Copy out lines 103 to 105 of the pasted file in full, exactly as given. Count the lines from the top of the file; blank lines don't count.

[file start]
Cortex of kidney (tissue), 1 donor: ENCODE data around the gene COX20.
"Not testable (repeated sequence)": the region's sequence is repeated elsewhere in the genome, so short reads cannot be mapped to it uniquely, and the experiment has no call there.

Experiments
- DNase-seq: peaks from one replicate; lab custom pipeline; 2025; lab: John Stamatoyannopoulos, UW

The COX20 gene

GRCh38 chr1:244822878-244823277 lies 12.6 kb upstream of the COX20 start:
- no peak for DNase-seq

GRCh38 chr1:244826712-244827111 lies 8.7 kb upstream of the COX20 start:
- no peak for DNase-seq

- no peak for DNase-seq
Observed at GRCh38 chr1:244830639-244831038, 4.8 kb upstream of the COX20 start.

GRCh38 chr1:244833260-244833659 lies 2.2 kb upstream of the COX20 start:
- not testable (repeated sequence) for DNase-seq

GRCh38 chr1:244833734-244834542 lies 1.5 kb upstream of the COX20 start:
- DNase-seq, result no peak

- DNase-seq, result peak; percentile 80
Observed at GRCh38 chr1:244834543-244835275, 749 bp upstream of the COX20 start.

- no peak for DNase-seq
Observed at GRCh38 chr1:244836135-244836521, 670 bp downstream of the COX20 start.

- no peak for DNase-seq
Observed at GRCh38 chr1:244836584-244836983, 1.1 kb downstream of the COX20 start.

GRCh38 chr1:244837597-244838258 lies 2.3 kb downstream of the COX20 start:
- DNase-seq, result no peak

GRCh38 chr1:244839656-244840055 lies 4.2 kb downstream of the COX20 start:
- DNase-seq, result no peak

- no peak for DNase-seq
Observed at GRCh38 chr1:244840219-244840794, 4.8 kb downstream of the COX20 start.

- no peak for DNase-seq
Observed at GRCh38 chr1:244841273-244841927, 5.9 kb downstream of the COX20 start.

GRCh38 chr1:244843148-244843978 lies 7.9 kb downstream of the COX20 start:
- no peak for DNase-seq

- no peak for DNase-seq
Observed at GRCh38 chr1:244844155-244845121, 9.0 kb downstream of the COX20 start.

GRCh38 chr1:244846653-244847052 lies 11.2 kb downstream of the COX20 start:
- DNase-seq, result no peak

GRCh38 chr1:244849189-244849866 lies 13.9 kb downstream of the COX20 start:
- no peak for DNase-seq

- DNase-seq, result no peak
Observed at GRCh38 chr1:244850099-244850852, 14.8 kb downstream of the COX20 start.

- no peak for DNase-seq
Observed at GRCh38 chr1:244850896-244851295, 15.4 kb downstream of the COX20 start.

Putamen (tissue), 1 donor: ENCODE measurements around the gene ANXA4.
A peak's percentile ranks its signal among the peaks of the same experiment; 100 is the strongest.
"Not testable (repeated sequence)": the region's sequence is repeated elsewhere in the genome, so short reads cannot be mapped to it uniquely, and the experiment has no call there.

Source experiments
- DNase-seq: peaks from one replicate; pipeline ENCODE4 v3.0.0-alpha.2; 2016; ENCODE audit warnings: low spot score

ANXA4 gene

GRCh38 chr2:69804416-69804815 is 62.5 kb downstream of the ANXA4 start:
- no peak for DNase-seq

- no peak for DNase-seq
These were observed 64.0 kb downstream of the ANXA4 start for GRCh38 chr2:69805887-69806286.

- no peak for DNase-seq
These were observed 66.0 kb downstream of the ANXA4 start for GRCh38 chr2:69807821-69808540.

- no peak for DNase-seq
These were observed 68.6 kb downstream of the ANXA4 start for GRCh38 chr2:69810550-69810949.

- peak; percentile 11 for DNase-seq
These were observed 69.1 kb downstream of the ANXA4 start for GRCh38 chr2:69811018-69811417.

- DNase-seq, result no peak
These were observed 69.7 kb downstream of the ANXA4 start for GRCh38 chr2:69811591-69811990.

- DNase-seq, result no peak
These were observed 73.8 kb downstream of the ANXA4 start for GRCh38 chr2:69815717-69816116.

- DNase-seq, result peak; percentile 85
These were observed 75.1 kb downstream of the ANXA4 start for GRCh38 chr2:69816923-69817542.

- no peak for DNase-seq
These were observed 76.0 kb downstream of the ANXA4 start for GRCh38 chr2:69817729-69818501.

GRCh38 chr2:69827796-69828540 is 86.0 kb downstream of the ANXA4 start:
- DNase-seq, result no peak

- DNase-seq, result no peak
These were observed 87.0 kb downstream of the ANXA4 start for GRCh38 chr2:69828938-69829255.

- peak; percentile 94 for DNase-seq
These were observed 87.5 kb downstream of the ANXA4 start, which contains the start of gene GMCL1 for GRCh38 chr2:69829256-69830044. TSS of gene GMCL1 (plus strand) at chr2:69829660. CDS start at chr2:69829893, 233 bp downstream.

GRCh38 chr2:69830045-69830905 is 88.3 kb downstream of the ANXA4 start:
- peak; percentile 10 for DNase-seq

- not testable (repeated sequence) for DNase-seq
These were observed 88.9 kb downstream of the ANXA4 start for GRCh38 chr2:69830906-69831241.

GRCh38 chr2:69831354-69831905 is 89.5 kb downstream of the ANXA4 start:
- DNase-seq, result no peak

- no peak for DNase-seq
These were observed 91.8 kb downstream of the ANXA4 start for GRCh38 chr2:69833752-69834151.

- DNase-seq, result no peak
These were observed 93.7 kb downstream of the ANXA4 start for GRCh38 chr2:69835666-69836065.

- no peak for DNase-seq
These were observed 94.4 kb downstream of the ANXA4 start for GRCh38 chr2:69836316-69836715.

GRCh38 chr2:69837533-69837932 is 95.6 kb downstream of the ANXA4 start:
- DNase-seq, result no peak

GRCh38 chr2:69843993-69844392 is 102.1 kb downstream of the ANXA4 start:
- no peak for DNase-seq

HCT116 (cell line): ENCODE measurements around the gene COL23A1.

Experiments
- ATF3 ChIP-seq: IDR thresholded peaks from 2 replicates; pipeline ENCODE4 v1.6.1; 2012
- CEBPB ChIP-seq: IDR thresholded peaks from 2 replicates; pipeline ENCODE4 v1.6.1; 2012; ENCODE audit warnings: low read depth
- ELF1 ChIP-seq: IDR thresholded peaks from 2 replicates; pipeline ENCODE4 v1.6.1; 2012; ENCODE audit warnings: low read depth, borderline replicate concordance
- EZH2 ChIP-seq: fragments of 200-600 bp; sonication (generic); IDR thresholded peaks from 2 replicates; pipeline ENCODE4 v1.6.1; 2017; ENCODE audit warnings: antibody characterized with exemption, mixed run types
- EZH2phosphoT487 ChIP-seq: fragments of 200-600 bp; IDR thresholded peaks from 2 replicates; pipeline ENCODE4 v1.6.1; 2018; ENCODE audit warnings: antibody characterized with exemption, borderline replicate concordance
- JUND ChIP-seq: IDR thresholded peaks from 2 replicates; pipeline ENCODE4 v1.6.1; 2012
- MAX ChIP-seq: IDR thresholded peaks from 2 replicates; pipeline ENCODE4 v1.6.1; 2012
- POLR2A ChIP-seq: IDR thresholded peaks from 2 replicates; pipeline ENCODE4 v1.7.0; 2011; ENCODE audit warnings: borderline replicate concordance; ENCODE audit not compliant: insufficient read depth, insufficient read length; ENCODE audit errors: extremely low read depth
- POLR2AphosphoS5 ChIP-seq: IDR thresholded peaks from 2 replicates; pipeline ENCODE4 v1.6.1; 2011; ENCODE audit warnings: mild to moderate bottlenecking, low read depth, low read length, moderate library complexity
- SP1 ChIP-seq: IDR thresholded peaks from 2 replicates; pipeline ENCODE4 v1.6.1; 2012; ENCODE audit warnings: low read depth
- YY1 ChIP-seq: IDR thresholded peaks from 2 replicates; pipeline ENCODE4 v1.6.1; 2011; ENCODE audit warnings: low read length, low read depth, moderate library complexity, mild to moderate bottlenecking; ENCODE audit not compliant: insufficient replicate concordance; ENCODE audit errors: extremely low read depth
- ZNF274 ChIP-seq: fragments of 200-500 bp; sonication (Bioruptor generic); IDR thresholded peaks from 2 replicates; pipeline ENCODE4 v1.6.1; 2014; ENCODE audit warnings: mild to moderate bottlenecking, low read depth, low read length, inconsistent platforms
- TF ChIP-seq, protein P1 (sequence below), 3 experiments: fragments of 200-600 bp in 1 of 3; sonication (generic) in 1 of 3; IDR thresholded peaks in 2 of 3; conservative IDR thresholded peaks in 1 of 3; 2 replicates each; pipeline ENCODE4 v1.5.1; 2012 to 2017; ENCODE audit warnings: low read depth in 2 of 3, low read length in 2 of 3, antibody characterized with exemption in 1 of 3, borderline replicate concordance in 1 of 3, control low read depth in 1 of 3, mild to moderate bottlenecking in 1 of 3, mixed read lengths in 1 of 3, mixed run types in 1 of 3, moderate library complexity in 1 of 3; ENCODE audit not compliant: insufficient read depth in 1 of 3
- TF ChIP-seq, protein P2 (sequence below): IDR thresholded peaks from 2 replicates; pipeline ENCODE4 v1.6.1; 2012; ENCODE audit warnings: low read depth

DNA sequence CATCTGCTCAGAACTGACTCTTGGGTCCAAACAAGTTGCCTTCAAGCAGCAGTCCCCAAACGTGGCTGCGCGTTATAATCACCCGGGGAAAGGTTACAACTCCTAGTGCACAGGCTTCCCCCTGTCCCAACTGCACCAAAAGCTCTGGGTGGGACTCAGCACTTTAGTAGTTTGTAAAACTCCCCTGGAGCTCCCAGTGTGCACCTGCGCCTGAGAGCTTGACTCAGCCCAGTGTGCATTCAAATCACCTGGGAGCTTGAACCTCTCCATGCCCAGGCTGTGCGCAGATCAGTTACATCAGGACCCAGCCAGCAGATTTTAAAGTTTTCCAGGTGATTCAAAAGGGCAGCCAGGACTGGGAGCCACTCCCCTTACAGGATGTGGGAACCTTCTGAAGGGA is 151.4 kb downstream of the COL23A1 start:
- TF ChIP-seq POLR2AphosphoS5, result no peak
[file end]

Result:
- TF ChIP-seq, protein P2 (sequence below): IDR thresholded peaks from 2 replicates; pipeline ENCODE4 v1.6.1; 2012; ENCODE audit warnings: low read depth

DNA sequence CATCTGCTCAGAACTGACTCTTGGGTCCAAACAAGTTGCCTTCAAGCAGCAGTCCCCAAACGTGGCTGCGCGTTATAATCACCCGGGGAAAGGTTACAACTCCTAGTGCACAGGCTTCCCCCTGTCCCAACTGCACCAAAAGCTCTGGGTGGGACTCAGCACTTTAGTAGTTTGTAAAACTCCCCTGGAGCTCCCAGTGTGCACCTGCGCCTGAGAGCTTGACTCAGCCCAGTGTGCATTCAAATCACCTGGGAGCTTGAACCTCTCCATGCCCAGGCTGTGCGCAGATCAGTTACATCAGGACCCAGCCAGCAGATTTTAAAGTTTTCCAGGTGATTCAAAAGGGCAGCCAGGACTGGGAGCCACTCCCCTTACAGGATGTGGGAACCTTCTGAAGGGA is 151.4 kb downstream of the COL23A1 start:
- TF ChIP-seq POLR2AphosphoS5, result no peak